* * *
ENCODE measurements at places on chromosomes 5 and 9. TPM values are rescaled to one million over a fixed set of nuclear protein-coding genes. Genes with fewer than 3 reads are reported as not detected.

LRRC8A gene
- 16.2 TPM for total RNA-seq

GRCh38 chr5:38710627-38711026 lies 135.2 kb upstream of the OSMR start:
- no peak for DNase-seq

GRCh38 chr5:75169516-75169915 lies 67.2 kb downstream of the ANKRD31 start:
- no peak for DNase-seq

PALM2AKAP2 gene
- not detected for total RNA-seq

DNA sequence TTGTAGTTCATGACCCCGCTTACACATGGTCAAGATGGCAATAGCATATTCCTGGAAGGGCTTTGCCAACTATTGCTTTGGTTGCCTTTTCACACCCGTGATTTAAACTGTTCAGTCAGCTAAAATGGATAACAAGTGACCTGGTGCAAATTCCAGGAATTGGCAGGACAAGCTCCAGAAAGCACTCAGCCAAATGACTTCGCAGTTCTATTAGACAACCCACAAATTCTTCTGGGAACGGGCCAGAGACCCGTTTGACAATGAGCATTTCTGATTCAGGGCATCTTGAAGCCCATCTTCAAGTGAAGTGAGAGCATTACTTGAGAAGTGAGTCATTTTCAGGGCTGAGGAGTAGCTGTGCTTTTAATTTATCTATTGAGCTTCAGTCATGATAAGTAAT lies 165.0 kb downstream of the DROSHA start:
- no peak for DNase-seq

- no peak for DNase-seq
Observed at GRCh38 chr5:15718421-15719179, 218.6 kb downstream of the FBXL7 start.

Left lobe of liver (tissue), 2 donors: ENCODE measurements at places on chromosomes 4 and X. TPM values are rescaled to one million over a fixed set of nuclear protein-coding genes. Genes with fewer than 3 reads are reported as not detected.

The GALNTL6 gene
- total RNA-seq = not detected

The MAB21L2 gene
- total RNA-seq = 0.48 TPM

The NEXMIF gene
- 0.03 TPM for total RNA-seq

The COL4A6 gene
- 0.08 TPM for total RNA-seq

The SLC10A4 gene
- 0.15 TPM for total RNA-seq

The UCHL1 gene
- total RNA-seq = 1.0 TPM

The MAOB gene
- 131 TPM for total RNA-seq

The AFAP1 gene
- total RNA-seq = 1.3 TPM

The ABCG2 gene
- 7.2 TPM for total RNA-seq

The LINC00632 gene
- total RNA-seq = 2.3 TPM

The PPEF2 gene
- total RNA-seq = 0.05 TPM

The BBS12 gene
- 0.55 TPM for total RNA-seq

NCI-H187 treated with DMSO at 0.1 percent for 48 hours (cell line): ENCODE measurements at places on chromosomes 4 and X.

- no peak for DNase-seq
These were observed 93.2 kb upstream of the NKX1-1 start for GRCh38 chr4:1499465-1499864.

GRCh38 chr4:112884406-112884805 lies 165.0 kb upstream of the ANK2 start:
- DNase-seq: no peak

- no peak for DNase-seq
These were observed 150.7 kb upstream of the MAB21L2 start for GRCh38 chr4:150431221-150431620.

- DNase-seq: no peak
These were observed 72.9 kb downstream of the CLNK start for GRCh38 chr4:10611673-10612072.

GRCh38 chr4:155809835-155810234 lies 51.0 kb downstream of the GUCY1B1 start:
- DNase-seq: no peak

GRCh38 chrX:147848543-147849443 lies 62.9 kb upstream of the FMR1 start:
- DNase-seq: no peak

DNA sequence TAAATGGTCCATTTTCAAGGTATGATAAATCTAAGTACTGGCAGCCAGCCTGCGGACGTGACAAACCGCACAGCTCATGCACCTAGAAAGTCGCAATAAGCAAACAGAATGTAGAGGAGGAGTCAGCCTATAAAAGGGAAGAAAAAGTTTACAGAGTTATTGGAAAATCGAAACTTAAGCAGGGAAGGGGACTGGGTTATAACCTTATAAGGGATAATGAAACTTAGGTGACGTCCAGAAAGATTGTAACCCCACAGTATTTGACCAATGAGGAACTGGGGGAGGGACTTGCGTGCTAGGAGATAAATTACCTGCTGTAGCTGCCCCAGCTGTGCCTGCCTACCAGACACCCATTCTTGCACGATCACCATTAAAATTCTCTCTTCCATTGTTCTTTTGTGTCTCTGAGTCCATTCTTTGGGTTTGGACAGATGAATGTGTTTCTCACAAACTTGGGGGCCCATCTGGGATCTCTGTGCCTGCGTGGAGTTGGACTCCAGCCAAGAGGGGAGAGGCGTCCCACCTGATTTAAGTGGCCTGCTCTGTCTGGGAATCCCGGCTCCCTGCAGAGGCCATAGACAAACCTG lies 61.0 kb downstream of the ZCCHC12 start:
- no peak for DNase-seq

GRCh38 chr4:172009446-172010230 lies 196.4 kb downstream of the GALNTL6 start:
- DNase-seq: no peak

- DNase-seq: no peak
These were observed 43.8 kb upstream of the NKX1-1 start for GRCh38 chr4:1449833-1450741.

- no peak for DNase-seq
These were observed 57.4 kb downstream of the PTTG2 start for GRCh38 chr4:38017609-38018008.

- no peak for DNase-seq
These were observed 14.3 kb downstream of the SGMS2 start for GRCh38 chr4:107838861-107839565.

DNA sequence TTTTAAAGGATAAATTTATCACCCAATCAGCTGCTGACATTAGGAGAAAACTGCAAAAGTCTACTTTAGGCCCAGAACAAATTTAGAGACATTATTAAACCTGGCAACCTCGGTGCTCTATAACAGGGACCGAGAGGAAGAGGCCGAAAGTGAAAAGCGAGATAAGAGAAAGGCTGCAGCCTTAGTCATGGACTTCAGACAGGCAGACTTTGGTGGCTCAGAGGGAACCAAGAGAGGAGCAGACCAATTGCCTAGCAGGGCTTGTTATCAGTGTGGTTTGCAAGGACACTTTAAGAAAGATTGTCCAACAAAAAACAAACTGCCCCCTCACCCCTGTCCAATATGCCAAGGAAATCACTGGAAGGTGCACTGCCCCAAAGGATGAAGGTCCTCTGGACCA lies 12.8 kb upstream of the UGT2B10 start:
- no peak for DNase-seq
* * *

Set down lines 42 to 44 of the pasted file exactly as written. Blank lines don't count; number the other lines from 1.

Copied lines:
GRCh38 chr4:112884406-112884805 lies 165.0 kb upstream of the ANK2 start:
- DNase-seq: no peak

- no peak for DNase-seq